Safety: What to do when your alarm is triggered
Posted Thursday, February 13 2014 at 12:10
At a few minutes past midnight on Saturday while I was getting into Guvnor I walk past a UAU series Harrier with the alarm blaring away. I do ask myself why would one leave their alarm on and get into the discotheque? Perhaps is the new car syndrome at work. While most new car owner purchases from the local car electronics shop are purely for entertainment like a sophisticated in car entertainment system, an alarm is always somewhere on the list and its sole purpose is to protect one’s investment. Additionally many alarm buyers are those that have had several run-ins with thieves who make off with the popular parts like side mirrors, indicators, headlamps, window buttons etc.
Alarms have come a long way from the systems that merely sounded when a door was opened improperly. They now flash the car’s lights, disconnect the ignition, and act as keyless car entry systems. Some can even use a computer interface to completely customize their performance. Alarms use a combination of techniques, the most common being motion sensors and light detectors. Some even can start a car from 20 metres away or more, and if you set your A/C before you got out the last time, your car will be just right when you’re ready to go.
Alarm systems come with a wide range of features. An essential option is a panic alarm, which sets off the alarm via a button on the keyless remote. Dual remotes are handy for cars that generally have more than one driver.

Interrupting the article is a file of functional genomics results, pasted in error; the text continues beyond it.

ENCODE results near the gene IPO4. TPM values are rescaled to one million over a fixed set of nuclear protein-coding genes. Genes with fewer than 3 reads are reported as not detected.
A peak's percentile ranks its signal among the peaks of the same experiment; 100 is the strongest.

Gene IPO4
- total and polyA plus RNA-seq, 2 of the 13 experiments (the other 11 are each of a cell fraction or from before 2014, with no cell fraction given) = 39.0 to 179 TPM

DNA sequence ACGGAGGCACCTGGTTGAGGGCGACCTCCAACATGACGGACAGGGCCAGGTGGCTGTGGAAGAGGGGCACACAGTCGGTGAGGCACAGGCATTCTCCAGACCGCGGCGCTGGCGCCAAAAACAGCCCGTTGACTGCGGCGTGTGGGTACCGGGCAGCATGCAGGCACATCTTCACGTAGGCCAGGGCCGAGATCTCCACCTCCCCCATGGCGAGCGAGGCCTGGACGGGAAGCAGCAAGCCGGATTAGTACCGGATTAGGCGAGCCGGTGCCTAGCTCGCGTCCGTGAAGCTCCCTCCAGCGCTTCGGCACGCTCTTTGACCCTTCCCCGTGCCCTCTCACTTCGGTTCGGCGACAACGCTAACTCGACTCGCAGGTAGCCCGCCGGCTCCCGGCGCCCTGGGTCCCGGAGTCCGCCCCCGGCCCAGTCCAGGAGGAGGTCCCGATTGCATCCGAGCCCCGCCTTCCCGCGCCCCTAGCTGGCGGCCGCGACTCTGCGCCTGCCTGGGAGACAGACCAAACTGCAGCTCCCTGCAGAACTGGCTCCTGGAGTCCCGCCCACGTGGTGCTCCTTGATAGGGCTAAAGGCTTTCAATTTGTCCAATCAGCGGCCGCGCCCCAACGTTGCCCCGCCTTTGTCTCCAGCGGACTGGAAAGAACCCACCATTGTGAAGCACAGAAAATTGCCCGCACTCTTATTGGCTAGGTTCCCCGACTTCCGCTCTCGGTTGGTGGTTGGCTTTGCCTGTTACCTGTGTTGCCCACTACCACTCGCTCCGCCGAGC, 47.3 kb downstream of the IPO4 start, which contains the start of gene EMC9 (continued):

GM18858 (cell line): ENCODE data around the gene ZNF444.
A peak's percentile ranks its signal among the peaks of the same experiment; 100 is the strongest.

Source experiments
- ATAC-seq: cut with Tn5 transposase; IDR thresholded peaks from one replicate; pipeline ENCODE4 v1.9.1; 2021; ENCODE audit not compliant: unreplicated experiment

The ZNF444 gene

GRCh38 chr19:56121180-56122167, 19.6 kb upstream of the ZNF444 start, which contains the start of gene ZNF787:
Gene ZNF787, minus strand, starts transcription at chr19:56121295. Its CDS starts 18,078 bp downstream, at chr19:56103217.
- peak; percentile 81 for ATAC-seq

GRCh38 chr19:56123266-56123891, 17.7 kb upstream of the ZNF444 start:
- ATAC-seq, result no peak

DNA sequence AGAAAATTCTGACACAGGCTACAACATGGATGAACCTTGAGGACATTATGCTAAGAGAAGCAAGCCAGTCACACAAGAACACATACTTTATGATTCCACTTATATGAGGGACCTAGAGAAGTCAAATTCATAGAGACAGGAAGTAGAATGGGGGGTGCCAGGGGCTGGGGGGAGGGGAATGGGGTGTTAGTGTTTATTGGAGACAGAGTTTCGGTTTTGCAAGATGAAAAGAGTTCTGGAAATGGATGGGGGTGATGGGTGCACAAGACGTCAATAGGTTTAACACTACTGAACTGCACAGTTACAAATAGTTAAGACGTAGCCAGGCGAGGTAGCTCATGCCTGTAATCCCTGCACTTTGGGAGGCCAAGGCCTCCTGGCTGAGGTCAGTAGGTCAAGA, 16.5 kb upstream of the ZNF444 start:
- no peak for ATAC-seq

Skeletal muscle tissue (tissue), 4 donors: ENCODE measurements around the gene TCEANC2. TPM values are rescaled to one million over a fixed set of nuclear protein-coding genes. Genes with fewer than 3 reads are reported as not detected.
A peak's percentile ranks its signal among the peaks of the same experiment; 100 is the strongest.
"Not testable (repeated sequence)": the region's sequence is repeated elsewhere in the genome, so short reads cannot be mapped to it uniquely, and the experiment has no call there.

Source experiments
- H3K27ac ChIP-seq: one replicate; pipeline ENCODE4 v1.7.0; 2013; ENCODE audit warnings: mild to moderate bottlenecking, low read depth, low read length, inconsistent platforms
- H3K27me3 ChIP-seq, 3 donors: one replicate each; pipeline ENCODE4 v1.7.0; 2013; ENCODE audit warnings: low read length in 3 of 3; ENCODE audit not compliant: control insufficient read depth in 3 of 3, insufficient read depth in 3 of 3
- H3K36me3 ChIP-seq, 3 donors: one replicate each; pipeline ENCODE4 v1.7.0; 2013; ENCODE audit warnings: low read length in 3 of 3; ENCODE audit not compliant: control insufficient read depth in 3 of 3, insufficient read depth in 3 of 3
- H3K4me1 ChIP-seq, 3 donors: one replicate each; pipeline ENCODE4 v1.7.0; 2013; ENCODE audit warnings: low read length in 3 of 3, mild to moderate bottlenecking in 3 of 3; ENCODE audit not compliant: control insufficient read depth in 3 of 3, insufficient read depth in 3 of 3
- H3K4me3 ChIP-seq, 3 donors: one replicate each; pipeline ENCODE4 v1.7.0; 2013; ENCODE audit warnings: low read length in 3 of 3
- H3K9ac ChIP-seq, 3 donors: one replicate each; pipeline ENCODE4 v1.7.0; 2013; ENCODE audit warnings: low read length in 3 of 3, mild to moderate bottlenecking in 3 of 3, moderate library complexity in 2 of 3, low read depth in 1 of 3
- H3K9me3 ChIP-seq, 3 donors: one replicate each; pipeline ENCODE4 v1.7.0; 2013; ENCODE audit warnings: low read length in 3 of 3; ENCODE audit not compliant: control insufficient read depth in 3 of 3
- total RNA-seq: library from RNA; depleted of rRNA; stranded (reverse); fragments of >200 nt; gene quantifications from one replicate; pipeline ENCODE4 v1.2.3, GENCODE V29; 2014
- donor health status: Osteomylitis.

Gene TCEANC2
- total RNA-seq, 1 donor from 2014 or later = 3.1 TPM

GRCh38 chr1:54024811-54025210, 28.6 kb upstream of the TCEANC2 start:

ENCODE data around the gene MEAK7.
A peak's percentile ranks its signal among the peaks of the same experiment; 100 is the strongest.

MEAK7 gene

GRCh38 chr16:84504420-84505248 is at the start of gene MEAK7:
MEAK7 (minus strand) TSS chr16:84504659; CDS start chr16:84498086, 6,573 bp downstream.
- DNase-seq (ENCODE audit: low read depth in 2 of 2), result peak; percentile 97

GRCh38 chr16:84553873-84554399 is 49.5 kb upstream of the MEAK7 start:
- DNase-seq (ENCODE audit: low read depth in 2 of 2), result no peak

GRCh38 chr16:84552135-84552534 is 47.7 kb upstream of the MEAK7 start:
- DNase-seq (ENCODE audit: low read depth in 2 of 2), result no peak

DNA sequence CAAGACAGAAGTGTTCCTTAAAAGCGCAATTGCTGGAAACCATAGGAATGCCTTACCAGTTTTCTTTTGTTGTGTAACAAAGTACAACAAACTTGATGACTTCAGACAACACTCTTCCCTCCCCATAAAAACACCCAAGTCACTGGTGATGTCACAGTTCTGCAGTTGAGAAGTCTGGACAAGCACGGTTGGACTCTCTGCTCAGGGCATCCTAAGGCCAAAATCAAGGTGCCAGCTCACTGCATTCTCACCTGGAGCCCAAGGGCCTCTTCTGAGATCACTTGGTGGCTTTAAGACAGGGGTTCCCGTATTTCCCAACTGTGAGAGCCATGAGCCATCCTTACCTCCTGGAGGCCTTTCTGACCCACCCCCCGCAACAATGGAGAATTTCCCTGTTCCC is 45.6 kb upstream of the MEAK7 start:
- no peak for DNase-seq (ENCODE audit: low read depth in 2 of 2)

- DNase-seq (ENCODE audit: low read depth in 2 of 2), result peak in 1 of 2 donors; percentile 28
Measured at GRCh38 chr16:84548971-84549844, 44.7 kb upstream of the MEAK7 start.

Remote starters are operated from a small controller that is designed to fit on a key holder. Most systems come with two remotes to accommodate two drivers of the same car. They can work on their own, but remote starters work more securely and efficiently when used in conjunction with a car alarm system. Not only can they be programmed to start the engine, but also they will perform basic functions like unlocking a door or opening the boot with the touch of a button.
Check to see that the package you are looking at will work on the type of car you have. This is quite important as installing an incompatible system can cause bigger problems like short circuits, mysterious battery drainage and the like. Far more important is to have a qualified or fairly experienced person to have it installed. Observe your car’s behaviour after installation, that way you can tell if the installation was successful or it has messed up with the other car systems.
Just a deterrent
We have to remember that an alarm is really a deterrent, nothing more. People generally do not respond to them, so do not expect that someone shall always come running out of their home to stop a would-be thief. One reason why people ignore alarms is because almost always they are false alarms. I have always recommended to not draw attention to the car by not leaving anything worth stealing visible.
One of my neighbours had both of his cars broken into in broad day light because he left laptops in them. Alarms are useful if you are close to your car such as in your house, but they are pretty much useless in public parking. See there are two kinds of thieves in Uganda, there are the smash and grab who break your window and grab something inside. The other type are the opportunist thieves.
They get into your car when you leave it unlocked or it is parked in just the wrong place. Both kinds are not worried about your alarm as they know that when car alarms go off, no one even turns their head and looks. As the car owner you have to be aware of your alarm and you should be the one to act when triggered.